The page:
Business Trends: Anticipated market and pricing impacts from new marine fuel regulations
In October 2016, the International Maritime Organization (IMO) announced that it will implement a new regulation that calls for the sulfur content in marine fuels to be reduced from 3.5% to 0.5%. The new regulation will go into effect in January 2020. This action by the IMO will have a profound impact on the maritime and refining industries worldwide, as well as on the environment. This month’s Business Trends section provides an overview on the anticipated impacts of the IMO’s decision on petroleum product markets.
- EnSys Energy,
Martin Tallett is founder and President of EnSys Energy, a consulting practice specializing in quantitative assessment of the global downstream petroleum industry, covering refining, logistics, trade, regulations, investment and related strategic issues. He co-leads, with David St. Amand, the EnSys-Navigistics Marine Fuels 2020 service. His early background was in a variety of refining and planning positions with Exxon and Amoco. Since 2007, he has been involved in marine fuels assessments for a range of government, refining and shipping industry clients. He holds a BSc degree in chemical engineering from the University of Nottingham in the UK.
St. Amand, D.
- Navigistics Consulting,
David St. Amand is President of Navigistics Consulting, a management consultancy dedicated to the maritime and energy fields. He has extensive expertise on marine fuel consumption, marine fuels (including LNG and hybrid fuels) and marine fuel markets. He has conducted global and regional studies of marine air emissions, marine fuel efficiency, marine bunker fuel markets and technical issues for a wide variety of public and private clients. Mr. St. Amand began his career with a major oil company and was technical lead on its tanker energy conservation efforts before moving into crude oil supply. He holds a BS degree in naval architecture and marine engineering from Webb Institute in Glen Cove, New York, and an MBA from Dartmouth’s Tuck School of Business in Hanover, New Hampshire.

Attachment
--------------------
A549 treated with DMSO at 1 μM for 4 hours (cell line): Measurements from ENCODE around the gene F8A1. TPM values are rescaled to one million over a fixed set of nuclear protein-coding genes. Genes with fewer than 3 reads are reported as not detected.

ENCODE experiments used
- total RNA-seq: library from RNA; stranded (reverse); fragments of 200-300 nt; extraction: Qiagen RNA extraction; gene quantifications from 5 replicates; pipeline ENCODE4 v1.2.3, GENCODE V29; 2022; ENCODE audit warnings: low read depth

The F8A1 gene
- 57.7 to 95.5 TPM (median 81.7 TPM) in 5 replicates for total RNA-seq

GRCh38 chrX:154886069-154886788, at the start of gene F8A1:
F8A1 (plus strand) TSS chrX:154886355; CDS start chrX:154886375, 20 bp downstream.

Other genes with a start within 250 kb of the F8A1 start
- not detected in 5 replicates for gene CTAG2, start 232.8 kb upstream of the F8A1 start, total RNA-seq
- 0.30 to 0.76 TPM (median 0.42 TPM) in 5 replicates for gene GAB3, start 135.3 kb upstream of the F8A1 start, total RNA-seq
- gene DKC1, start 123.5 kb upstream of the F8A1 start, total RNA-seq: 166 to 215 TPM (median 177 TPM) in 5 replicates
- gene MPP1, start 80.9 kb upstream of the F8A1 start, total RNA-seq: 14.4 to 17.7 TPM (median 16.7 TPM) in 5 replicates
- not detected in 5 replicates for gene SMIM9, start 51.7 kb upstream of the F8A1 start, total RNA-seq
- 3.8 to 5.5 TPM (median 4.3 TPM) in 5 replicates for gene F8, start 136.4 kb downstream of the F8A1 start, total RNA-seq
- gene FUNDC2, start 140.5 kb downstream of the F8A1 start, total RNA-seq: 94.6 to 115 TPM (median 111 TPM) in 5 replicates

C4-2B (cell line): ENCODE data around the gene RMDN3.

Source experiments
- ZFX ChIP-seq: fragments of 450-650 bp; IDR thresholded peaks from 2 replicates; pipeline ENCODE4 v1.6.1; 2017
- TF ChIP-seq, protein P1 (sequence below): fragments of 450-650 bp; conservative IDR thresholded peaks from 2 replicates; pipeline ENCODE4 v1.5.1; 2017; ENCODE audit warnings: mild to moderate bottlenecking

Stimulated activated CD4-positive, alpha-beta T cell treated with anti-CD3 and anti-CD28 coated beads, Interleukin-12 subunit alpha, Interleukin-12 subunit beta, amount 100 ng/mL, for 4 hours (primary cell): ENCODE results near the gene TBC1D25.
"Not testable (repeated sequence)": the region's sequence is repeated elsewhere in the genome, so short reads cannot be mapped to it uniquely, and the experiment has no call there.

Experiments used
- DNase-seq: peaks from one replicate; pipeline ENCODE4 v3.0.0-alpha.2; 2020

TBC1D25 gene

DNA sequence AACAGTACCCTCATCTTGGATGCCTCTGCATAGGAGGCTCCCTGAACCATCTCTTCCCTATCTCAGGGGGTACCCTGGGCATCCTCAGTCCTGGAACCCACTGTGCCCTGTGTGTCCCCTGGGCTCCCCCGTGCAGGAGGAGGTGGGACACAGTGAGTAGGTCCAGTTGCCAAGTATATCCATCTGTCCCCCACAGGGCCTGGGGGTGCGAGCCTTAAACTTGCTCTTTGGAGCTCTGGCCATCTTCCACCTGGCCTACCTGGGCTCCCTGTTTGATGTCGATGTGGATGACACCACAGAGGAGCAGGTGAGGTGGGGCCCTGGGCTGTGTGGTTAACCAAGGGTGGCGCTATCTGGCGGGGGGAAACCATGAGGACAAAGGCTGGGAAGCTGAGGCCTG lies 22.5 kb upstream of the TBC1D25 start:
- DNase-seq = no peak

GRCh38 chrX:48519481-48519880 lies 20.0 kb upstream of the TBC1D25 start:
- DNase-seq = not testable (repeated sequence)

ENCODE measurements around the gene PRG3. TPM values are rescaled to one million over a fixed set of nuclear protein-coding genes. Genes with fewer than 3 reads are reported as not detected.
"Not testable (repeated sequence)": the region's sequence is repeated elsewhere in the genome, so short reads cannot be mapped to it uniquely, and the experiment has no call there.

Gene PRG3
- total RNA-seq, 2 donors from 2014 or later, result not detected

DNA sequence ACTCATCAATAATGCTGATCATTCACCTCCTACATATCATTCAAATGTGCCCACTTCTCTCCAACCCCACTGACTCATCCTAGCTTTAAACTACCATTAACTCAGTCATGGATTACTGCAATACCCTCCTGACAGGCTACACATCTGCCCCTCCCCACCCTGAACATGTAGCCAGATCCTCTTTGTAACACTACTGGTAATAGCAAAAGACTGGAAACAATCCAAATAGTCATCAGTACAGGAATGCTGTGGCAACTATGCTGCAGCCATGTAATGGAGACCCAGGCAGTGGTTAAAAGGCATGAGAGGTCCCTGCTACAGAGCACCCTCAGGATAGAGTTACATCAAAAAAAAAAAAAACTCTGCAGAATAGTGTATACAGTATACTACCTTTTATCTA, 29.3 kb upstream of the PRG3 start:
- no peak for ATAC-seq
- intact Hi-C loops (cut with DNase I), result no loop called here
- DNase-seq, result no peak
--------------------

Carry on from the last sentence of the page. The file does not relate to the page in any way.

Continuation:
- EnSys Energy,
Thomas Witmer is a consultant for EnSys Energy, where he supports technical and business strategy throughout the upstream and downstream. His most recent assignments include analysis of marine fuels issues and the US Strategic Petroleum Reserve. He holds BS degrees in industrial engineering and finance from Lehigh University, and is an active member of the Society of Petroleum Engineers.
- EnSys Energy,
Daniel Dunbar has been associated with EnSys since 1984. He has more than 30 years of experience in the petroleum and related industries, with particular expertise in petroleum technology and economics, oil and gas production, electric utilities and computer-based simulation. Prior to his association with EnSys, he held supervisory and executive positions with Getty, Chemico and Commonwealth Oil, Nuclear Power Services Co., Gordian and ICF. Mr. Dunbar received a BS degree in chemical engineering from Columbia University in New York, New York.
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